Recently I decided to take a look at some of the AppleTV+ options and came across the show For All Mankind. The concept of an alternate history where the US lost the initial space race seemed like an interesting starting point, and I’d always liked Ronald D. Moore’s other series set in space. Early on I had a lot of doubts about the overall historical accuracy of the show, which were wonderfully backed up by Mary Roach, the author of Packing for Mars.
YES!— Mary Roach (@mary_roach) August 7, 2020
(Spoilers below for the first ten episodes of For All Mankind.)
At the end of the fifth episode NASA lands a lunar base, and we start the sixth episode with the three person crew getting ready for the end of their stay at “Jamestown.” However, the rocket booster for the relief mission explodes on the launchpad, stranding the astronauts indefinitely. From there, we watch as the three astronauts at Jamestown go through an experience that felt extremely relatable: not being able to leave their small living space for an unknown amount of time with absolutely no control over the conditions of their isolation.
Back in the spring when Washington, D.C first locked down, I re-read The Martian looking to a similar situation for encouragement. However, Andy Weir’s tale seemed to skirt the emotional difficulties brought on by the conditions of lockdown. For All Mankind however, manages to nail a particular tone of resignation as the astronauts get news updates of setbacks that keep pushing a new launch back another few weeks at a time, the emotional exhaustion of trying to keep up connections with their families via staticky video chats, and the mental wear of staring at the same four walls and repetitive entertainment options for months on end. They’re snippy, they constantly look exhausted, they develop strange little rituals together, one of them starts to go completely around the bend slowly and then all at once.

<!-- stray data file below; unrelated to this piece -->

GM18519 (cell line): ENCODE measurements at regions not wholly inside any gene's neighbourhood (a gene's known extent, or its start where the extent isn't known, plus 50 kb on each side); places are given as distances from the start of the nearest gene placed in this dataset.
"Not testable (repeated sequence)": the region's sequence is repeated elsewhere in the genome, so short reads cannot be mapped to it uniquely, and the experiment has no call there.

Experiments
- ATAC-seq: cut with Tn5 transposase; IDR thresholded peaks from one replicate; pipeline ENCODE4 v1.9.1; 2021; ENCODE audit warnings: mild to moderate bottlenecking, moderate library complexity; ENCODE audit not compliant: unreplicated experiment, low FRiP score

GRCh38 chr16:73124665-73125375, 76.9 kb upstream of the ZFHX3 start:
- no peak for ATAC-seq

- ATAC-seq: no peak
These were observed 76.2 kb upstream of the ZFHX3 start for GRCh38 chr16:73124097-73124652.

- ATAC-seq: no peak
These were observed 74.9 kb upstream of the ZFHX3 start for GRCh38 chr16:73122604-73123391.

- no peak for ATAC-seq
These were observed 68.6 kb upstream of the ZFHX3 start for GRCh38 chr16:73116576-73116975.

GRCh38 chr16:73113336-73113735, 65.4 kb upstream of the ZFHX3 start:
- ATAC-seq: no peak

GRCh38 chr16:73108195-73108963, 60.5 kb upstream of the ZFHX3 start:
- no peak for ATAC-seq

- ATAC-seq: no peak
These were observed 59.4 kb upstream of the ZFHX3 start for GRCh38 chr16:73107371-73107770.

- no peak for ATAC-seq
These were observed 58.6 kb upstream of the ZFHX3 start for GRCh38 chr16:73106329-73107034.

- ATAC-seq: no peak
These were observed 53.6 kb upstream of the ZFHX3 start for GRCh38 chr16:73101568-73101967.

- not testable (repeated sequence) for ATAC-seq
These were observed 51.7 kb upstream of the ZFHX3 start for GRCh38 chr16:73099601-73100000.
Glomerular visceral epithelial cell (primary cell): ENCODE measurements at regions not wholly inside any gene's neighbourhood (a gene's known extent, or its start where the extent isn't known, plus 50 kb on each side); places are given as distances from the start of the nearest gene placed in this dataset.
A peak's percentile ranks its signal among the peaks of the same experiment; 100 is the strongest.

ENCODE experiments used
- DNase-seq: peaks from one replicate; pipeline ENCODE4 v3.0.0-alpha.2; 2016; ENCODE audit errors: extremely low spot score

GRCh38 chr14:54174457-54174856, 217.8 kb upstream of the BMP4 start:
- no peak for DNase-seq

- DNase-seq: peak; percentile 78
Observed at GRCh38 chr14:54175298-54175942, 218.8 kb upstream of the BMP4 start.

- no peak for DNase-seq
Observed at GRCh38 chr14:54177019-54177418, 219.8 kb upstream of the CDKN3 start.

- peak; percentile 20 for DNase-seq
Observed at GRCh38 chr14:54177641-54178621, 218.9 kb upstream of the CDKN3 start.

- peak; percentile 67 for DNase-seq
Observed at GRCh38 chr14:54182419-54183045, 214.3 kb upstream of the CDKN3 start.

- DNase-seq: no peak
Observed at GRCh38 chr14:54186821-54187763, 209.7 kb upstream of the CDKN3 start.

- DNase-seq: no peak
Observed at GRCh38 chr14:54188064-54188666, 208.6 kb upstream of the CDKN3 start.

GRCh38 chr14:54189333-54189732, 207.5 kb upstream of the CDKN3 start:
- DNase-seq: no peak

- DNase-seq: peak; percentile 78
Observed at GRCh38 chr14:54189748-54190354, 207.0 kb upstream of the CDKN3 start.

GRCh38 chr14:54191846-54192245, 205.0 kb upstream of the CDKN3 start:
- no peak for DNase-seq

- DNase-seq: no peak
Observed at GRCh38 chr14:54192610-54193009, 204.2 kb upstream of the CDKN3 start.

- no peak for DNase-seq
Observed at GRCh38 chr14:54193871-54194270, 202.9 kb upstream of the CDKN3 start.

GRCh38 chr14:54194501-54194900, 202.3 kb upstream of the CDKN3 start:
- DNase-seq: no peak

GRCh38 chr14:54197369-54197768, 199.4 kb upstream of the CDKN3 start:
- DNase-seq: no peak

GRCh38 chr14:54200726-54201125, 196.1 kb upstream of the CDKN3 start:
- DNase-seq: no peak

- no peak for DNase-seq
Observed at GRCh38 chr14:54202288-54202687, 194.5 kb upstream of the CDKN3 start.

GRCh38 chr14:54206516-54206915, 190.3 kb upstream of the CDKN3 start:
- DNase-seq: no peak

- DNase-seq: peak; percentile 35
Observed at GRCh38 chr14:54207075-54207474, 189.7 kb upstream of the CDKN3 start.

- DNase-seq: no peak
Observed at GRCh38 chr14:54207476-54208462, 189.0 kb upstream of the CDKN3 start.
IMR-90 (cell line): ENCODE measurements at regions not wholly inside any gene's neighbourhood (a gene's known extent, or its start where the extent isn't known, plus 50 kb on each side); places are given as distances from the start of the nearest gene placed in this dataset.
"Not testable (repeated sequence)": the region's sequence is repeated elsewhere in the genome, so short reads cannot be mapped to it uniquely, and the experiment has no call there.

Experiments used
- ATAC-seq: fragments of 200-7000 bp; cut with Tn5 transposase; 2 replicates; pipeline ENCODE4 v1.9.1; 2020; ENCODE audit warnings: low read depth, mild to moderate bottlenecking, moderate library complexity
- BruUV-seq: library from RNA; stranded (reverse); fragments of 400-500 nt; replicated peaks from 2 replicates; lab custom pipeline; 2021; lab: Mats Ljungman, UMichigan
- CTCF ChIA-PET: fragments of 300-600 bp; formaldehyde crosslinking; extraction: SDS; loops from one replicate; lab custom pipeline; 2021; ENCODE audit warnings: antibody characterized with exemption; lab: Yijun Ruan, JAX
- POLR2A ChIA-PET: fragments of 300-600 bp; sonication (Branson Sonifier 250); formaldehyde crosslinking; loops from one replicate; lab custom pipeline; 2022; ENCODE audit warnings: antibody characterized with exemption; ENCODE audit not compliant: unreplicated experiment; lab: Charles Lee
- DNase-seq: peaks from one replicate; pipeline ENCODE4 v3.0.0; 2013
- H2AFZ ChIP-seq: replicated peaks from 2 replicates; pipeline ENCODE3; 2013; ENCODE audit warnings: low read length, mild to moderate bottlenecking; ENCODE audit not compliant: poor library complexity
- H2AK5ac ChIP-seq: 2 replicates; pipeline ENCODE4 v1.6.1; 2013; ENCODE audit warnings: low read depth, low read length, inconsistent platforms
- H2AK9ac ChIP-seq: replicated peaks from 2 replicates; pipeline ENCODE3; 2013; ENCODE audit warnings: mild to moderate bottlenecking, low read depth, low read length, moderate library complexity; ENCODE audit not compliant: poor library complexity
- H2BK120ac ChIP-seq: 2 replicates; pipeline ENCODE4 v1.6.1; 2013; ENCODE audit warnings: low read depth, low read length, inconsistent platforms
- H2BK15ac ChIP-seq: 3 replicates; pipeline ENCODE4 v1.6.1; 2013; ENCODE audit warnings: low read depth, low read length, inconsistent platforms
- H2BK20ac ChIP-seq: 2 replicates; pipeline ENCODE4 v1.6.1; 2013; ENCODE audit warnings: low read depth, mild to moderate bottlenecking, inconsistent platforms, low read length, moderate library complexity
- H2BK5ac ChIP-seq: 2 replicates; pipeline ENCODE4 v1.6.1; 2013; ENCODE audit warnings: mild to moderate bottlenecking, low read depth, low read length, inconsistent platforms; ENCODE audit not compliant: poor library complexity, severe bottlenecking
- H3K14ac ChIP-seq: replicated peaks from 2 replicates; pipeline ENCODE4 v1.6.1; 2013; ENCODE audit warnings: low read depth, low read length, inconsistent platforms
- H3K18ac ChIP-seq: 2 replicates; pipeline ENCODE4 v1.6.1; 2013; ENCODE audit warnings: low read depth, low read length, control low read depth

While the astronauts are stuck on the moon they have to endure going through life without the comfort of their family members, and the things that they miss while there. Birthdays, holidays, even the day to day issues of basketball games and visits to the principal’s office are at a remove. Two of them are trying to handle problems with their spouses from a distance where they can offer no real comfort, another discusses future fertility treatment appointments that clearly won’t move forward until whenever “two weeks from now” finally arrives. While everyone back in NASA is scrambling to get a ship up to them, there’s nothing the astronauts themselves can do but just the normal work of the station, day in and day out.
All of it felt very familiar as someone who has significant family members who were just a flight away until they weren’t. We’ve all been working on a timeline of weeks to find out what we can and can’t do, where the new hot spots are, what transmission methods seem most likely based on new spread, and so on. And while we desperately want to feel like we’re contributing, all most of us can do is try to stay inside as much as possible. Even as the days, weeks, and months, start to blend together. Despite my skepticism early on, this particular plot-line in the second half the season hooked me deep.
For All Mankind has already been renewed for a second season, and the good news is that eight out of ten episodes for season two have already been shot. Do I think it will end up lucking into the same bit of serendipity that the first season did? No, but I’m looking forward to new content all the same.